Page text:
On a sultry morning in June 1975 two FBI agents assigned to the Pine Ridge Reservation near Rapid City, South Dakota, followed a station wagon onto Indian land somewhere between the little towns of Oglala and Pine Ridge, two traditional Lakota Sioux communities thought to be harboring American Indian Movement (AIM) agitators and generally hostile to outside law enforcement agencies. Why the agents, Jack Coler and Ronald Williams, were following the station wagon is not shown in the transcripts of their brief radio transmissions that morning, nor do they give any detail concerning the events that befell them when they suddenly found themselves parked in a woodlined field and fired upon from a nearby hill by an unspecified number of angry Indians. The only detail that mattered to Coler and Williams was how quickly backup forces of FBI and Bureau of Indian Affairs police could reach them.

It did not matter for long. Within minutes Agent Coler had his arm nearly blown away by a bullet splaying through the open trunk of his car and collapsed from loss of blood and shock. Agent Williams was hit in the foot, and again through the arm and side, and was down beside his partner trying weakly to tie a tourniquet on the shattered arm when someone approached from the woods, thrust the muzzle of a high powered rifle in his pale, desperate face, and pulled the trigger. Coler was shot twice in the head where he lay unconscious on the ground.

In the Spirit of Crazy Horse revolves around this bloody episode, the ensuing manhunt, the trials of the three men eventually charged with the crimes, and the highly suspect conviction of one, AIM member Leonard Peltier, now serving two consecutive life terms for murder. Through meticulous examination of the evidence presented in court, extensive interviews with the accused, law enforcement agencies, defense lawyers, prosecuting attorneys, prison inmates, traditional Indian leaders, AIM organizers, and in profiles of everybody from the judges who presided over the trials to the witnesses who testified at them (or refused to testify), Peter Matthiessen tells a story that slowly clarifies what probably happened on that hot June morning some fifty miles southeast of Custer’s last stand. If anyone beside the actual killer (or killers) can tell the literal truth about the final moments of Coler and Williams, he (or she) has not yet done so.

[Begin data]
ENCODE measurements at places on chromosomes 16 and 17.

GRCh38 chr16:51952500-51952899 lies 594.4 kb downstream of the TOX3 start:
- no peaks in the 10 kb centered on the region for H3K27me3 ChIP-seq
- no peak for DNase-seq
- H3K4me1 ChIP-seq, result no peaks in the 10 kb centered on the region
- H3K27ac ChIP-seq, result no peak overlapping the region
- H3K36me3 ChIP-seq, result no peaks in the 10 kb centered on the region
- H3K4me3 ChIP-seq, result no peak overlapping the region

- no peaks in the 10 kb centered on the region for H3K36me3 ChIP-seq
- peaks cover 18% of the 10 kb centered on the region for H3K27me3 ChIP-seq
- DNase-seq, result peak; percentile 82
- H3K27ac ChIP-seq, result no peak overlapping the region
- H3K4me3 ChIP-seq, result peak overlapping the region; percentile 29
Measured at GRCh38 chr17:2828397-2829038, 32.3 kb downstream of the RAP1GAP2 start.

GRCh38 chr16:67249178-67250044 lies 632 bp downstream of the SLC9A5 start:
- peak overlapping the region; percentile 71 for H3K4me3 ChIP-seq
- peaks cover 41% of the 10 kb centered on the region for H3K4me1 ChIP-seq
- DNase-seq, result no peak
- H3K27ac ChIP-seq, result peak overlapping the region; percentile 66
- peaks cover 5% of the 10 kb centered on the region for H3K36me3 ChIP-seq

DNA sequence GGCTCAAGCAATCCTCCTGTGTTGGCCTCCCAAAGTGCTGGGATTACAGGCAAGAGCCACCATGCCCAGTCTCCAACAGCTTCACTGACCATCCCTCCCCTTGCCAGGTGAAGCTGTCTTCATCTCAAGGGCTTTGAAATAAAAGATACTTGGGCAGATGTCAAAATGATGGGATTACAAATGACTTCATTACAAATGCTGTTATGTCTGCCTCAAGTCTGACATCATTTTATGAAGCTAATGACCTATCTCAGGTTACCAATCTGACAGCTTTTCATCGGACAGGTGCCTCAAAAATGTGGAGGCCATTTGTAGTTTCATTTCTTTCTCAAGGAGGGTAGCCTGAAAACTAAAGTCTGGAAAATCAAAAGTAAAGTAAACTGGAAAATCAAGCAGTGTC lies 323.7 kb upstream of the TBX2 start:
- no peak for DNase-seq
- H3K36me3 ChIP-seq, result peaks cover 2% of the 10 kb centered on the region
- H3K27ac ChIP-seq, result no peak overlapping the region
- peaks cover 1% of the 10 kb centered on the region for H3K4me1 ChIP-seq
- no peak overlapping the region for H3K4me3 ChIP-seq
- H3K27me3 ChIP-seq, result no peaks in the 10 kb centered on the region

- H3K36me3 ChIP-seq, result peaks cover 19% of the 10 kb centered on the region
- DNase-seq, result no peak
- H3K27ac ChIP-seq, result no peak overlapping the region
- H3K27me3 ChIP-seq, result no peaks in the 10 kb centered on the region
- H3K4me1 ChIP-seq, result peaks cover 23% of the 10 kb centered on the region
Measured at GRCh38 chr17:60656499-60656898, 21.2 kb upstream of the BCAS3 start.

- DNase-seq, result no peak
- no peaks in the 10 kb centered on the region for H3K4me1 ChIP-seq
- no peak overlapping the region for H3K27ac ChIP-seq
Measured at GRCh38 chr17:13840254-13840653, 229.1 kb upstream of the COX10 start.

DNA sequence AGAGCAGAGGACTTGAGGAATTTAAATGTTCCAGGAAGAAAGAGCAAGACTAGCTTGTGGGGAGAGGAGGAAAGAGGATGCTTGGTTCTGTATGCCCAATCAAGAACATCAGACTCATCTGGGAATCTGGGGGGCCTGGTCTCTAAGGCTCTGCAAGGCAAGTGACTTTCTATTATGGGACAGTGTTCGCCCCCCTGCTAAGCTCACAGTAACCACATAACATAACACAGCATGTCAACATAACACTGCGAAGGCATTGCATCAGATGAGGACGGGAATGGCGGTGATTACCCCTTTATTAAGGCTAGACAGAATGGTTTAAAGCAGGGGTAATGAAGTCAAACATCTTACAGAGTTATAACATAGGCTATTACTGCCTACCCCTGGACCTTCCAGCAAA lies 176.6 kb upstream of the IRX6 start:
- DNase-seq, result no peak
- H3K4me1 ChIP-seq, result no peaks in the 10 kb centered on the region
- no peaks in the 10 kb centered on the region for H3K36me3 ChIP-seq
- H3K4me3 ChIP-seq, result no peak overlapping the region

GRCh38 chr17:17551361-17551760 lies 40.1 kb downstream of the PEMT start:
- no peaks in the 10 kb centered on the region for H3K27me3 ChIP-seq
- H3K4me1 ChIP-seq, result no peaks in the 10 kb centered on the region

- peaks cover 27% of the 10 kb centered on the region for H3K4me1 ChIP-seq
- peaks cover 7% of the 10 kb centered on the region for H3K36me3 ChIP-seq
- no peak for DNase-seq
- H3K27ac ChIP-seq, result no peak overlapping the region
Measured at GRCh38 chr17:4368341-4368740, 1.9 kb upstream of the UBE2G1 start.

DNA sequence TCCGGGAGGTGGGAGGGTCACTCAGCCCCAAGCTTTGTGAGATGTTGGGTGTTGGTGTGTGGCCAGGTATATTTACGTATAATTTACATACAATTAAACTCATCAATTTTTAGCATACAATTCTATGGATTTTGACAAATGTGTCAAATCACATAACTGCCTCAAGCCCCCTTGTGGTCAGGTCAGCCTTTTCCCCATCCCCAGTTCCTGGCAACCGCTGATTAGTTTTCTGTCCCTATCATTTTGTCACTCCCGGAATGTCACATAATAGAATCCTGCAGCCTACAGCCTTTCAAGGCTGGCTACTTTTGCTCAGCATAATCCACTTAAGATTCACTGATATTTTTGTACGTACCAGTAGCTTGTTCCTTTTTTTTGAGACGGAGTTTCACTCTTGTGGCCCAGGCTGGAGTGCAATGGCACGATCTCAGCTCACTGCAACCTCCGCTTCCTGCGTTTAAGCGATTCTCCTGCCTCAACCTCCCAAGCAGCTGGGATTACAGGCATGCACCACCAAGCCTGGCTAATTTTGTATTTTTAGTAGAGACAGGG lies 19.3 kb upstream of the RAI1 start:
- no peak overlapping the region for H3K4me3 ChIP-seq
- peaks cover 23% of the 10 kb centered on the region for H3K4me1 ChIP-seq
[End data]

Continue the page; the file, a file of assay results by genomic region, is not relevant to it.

For the larger issues raised by the book, however, the literal truth hardly matters. The detective story makes absorbing reading, as good as any investigative reporting ever gets, but it is there primarily as a thread on which to hang an inquiry that goes far beyond the murder of two unfortunate men who, through ignorance or arrogance, bad judgment or professional zeal, put themselves in the wrong place at the wrong time. The questions that concern Matthiessen are what created the climate in the first place in which such brutal violence could occur, and why was the federal government so “enthusiastic”…

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